Stage of pro­nounced mania char­ac­ter­ized by aggres­sive-irri­ta­ble mood, eupho­ria. This already looks more sus­pi­cious. Symp­toms:

  • A con­stant desire to joke, to make oth­ers laugh.
  • Reduc­ing the amount of sleep to 4 hours.
  • Lots of point­less and eccen­tric ideas.
  • Out­bursts of anger, irri­tabil­i­ty.

Stage of man­ic fren­zy char­ac­ter­ized by the fol­low­ing symp­toms:

  • Slurred speech.
  • Sharp move­ments.
  • Increased activ­i­ty.

Stage of motor calm­ing and reac­tive stages char­ac­ter­ized by a grad­ual decrease in phys­i­cal and men­tal activ­i­ty, as well as a return to a nor­mal state.

bipolar disorder depression


Depressive phase — symptoms

The depres­sive stage of bipo­lar dis­or­der usu­al­ly occurs in four stages.

The ini­tial stage of depres­sion char­ac­ter­ized by depressed and depressed mood, as well as the fol­low­ing symp­toms:

  • Bad mood, depres­sion espe­cial­ly in the morn­ing, by the evening usu­al­ly the mood and con­di­tion improves.
  • Sleep dis­or­ders — you want to sleep or vice ver­sa a per­son suf­fers from insom­nia.

Stage of increas­ing depres­sion char­ac­ter­ized by a com­plete absence or a sig­nif­i­cant decrease in appetite. The fol­low­ing symp­toms occur in most patients:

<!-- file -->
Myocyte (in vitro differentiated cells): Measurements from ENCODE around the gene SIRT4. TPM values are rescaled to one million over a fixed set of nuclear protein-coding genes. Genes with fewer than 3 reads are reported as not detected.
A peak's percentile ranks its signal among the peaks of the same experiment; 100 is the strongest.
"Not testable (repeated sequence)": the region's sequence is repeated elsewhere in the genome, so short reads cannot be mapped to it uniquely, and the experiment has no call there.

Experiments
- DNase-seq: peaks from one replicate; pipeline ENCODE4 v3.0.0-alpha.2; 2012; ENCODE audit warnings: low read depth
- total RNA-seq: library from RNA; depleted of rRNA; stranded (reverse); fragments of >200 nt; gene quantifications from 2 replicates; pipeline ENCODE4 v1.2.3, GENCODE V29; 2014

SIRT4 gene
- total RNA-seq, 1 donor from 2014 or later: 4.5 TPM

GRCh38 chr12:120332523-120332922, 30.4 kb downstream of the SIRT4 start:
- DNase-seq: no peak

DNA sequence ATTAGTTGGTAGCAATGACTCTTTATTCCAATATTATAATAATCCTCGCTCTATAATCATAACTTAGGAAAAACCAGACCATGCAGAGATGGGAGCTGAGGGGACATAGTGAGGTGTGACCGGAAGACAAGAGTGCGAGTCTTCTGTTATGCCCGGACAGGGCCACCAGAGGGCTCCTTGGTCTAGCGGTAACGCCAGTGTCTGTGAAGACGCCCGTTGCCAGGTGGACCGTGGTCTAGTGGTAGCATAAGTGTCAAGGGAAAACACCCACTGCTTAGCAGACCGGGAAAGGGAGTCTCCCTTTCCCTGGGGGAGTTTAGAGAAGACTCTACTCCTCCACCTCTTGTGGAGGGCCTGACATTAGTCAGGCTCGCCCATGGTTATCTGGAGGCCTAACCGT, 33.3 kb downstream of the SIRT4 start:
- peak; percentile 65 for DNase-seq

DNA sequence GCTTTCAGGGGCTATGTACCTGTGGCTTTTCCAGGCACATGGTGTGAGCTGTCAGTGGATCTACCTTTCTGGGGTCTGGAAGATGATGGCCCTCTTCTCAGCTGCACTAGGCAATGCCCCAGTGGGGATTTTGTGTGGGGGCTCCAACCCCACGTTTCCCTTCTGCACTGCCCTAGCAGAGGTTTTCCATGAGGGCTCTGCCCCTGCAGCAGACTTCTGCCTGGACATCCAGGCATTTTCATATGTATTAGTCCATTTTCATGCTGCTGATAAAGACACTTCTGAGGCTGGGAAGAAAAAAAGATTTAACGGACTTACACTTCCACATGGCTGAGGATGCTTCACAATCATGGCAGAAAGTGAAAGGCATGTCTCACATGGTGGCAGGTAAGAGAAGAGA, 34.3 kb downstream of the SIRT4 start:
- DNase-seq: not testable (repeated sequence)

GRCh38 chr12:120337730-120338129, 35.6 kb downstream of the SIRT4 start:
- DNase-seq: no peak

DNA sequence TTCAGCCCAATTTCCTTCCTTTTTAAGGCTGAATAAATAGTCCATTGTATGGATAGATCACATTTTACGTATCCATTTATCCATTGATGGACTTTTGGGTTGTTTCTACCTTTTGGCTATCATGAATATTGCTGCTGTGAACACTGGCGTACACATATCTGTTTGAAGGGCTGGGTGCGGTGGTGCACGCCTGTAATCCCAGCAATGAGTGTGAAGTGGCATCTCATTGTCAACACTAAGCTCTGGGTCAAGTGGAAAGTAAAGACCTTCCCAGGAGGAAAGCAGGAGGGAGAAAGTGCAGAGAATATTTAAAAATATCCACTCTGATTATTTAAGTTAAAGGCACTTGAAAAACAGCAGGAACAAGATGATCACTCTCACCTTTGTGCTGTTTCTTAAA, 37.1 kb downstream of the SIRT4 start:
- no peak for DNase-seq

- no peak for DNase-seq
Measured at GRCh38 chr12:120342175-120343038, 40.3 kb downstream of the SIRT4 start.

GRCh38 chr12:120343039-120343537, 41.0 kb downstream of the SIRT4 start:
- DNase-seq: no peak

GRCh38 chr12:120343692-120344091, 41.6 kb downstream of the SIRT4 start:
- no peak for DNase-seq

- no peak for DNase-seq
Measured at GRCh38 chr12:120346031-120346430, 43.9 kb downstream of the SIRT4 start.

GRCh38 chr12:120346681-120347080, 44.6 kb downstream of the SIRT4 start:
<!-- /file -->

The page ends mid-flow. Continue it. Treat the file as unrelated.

• Increased anx­i­ety, insom­nia.
  • Decreased per­for­mance.
  • The mood wors­ens.

Stage of severe depres­sion dif­fers by thoughts about the mean­ing­less­ness of exis­tence, a per­son at this stage feels unnec­es­sary and unhap­py, as if the whole world is against him. There are also the fol­low­ing symp­toms:

  • Sui­ci­dal thoughts, feel­ings of anx­i­ety, fear.
  • Unwill­ing­ness to move, zero per­for­mance.

Reac­tive stage of depres­sion dif­fers in that the symp­toms are smooth­ly smoothed out and dis­ap­pear.

How Bipolar Disorder Works

This dis­or­der is prone to relapse, and varies from per­son to per­son, so the num­ber of episodes in a life­time varies from a cou­ple to a cou­ple of dozen.

First episode often occurs in peo­ple aged 15 to 35 years. Accord­ing to doc­tors, if the first peri­od of mania came at a lat­er age, the cause of this may be a somat­ic dis­ease.